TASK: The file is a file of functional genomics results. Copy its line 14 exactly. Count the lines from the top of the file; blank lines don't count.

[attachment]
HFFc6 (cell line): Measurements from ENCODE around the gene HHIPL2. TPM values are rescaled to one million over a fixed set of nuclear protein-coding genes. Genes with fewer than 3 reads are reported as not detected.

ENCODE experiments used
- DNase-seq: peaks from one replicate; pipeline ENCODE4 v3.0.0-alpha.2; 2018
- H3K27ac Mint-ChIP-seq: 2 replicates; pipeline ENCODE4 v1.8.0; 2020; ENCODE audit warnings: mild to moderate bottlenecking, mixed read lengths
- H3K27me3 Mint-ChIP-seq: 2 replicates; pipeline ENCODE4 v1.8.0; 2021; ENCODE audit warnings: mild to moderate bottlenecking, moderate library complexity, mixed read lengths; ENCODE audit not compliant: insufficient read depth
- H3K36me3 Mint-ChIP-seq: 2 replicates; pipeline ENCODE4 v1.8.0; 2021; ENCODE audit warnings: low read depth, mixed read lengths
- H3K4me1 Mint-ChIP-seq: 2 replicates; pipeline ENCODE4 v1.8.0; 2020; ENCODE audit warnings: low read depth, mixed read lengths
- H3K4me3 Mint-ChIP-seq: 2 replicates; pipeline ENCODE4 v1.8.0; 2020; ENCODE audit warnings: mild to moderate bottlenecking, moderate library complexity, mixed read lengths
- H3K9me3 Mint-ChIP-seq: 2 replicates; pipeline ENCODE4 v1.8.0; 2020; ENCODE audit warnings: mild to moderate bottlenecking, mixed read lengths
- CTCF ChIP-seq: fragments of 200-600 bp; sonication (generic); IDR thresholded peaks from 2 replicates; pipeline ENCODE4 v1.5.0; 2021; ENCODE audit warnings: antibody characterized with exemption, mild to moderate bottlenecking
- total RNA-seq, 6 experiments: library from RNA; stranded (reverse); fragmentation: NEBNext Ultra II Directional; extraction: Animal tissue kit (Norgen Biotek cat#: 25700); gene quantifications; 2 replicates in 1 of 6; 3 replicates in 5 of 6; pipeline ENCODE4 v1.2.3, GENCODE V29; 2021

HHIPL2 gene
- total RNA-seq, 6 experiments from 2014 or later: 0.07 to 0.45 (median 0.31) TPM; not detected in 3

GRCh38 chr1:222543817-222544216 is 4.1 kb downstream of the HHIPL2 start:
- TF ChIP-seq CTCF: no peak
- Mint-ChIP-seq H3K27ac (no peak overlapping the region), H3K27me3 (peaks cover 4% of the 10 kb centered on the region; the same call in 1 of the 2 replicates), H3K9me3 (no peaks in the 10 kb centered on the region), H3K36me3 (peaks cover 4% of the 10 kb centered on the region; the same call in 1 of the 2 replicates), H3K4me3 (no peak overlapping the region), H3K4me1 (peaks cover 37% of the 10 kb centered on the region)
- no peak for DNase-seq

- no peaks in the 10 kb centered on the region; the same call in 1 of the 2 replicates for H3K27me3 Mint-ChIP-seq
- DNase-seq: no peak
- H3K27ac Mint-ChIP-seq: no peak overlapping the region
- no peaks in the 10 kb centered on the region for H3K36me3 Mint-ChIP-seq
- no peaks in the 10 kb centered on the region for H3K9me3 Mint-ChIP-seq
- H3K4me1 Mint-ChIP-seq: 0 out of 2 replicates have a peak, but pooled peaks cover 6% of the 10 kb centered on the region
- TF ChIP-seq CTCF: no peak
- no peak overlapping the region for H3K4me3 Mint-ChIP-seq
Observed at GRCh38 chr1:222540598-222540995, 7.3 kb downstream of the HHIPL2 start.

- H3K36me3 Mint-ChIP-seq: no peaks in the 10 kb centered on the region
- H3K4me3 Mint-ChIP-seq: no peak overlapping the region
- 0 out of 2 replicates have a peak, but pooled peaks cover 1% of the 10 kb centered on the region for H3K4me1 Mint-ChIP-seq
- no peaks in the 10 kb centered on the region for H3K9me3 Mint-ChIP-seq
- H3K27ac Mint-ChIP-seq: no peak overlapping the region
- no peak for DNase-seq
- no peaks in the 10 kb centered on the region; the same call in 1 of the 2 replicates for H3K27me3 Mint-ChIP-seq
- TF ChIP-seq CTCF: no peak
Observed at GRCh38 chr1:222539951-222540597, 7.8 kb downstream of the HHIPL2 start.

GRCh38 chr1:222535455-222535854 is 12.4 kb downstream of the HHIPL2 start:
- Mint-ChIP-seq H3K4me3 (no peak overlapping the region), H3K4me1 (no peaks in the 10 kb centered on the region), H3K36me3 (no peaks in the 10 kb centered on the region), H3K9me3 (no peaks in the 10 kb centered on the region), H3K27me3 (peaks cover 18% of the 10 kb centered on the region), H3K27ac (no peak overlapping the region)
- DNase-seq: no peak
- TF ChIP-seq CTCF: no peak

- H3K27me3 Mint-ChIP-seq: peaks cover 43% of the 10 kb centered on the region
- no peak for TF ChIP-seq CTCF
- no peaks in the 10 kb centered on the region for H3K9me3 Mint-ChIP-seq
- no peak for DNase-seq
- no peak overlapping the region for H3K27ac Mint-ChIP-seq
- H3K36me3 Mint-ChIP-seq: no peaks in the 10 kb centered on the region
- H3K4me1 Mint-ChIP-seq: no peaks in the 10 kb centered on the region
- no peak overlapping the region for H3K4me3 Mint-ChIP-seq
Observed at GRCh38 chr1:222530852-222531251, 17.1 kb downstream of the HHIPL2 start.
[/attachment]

GRCh38 chr1:222543817-222544216 is 4.1 kb downstream of the HHIPL2 start: